Prior to his two-round demolition of fellow Philly homeboy Raymond “Tito” Serrano (24-6, 10 KOs), 21-year-old welterweight prospect Jaron “Boots” Ennis (22-0, 20 KOs), who came up in the Germantown section that for a time nurtured the great Bernard Hopkins, had said he wanted to “put Philadelphia boxing on my back” and be the face of the sport locally, as had previously been the case with such iconic civic institutions as Bennie Briscoe, Joe Frazier and, of course, B-Hop. But on this latest night of showcased Philly pugilistic pride, even the dominant Ennis (pictured) – who won his 12th straight bout inside the distance — had to share some of the plaudits with imports from Ukraine and Liberia.
Super bantamweight Arnold Khegal (14-0-1, 9 KOs), who relocated to the City of Brotherly Gloves from Ukraine to hone his craft, has yet to remind fans at the 2300 Arena or the ShoBox: The New Generation viewing audience that he is another Briscoe, Frazier or Hopkins, or Ukrainian standouts Vitali and Wladimir Klitschko, Vasiliy Lomachenko or Oleksandr Usyk, for that matter. But he was impressive in scoring an eight-round unanimous decision over Jorge Diaz (19-6-1, 10 KOs), of New Brunswick, N.J., dropping Diaz in the sixth round and maybe knocking him down a couple of more times that didn’t count. Diaz went to the canvas an incredible eight other times, including three times in the eighth round, all of which were ruled pushes or slips by referee Gary Rosato.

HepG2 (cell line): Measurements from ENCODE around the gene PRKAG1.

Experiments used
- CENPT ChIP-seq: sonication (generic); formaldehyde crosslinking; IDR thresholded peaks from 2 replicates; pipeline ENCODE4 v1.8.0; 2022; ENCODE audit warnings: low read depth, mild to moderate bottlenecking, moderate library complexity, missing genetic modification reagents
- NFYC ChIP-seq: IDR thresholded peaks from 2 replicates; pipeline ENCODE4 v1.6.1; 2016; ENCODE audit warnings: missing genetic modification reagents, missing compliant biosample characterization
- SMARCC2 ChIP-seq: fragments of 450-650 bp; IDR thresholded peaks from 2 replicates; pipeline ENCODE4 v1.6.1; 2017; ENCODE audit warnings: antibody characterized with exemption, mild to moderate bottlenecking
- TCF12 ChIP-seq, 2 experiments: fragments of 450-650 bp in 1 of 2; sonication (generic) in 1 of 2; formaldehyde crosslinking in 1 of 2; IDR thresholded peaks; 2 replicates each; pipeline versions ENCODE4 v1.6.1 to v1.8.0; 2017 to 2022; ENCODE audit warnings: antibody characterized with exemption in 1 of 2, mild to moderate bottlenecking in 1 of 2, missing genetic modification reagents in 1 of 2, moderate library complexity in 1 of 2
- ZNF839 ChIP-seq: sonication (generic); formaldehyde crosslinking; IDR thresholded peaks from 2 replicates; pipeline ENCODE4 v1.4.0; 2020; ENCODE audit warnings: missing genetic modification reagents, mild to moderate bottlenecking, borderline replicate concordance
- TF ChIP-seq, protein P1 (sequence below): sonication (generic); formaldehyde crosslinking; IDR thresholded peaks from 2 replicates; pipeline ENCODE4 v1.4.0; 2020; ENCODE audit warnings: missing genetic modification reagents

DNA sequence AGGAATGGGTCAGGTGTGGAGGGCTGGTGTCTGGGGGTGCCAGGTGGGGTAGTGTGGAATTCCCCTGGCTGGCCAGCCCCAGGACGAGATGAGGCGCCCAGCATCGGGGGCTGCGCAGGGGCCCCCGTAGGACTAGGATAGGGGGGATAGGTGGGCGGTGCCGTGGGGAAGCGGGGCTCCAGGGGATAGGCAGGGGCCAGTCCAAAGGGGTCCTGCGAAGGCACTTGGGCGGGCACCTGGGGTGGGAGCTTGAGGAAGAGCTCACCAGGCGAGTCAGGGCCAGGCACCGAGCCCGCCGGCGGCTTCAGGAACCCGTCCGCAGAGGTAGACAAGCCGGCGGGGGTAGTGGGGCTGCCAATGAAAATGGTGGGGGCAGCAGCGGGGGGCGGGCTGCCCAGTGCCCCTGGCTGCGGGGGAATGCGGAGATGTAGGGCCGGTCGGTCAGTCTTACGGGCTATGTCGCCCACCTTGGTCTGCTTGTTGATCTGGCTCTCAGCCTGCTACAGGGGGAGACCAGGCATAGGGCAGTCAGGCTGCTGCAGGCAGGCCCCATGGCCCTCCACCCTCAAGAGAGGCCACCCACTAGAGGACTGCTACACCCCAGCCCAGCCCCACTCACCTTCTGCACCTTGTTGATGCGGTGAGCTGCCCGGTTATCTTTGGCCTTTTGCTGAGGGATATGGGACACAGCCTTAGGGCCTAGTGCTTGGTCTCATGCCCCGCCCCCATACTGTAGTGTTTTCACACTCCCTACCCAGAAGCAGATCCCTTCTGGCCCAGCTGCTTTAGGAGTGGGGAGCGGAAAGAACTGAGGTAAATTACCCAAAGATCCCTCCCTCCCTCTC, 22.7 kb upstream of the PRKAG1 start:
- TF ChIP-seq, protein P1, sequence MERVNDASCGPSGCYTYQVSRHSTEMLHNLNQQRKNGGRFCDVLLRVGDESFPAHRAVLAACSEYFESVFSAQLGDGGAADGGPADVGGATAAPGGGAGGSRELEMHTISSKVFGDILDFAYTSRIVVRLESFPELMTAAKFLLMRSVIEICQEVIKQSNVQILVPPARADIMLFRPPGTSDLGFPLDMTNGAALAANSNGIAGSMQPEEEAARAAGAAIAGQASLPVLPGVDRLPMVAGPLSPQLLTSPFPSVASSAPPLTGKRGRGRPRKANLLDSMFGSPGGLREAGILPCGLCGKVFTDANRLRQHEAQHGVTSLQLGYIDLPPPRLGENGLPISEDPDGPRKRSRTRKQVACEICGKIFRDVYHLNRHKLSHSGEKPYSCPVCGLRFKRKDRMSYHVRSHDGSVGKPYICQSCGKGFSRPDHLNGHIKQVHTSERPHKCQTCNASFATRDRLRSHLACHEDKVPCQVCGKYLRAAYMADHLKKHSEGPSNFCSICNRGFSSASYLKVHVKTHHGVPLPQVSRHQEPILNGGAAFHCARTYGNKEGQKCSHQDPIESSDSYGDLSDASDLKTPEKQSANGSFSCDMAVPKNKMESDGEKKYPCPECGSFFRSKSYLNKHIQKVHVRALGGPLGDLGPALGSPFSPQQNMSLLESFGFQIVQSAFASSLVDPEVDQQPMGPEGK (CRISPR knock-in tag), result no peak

Samuel “Tsunami” Teah (15-2-1, 7 KOs), the 31-year-old Liberian who arrived in Philly in 2001, judged his eight-round unanimous decision over Chicago’s Kenneth Sims Jr. (13-2-1, 4 KOs) to be his finest performance to date.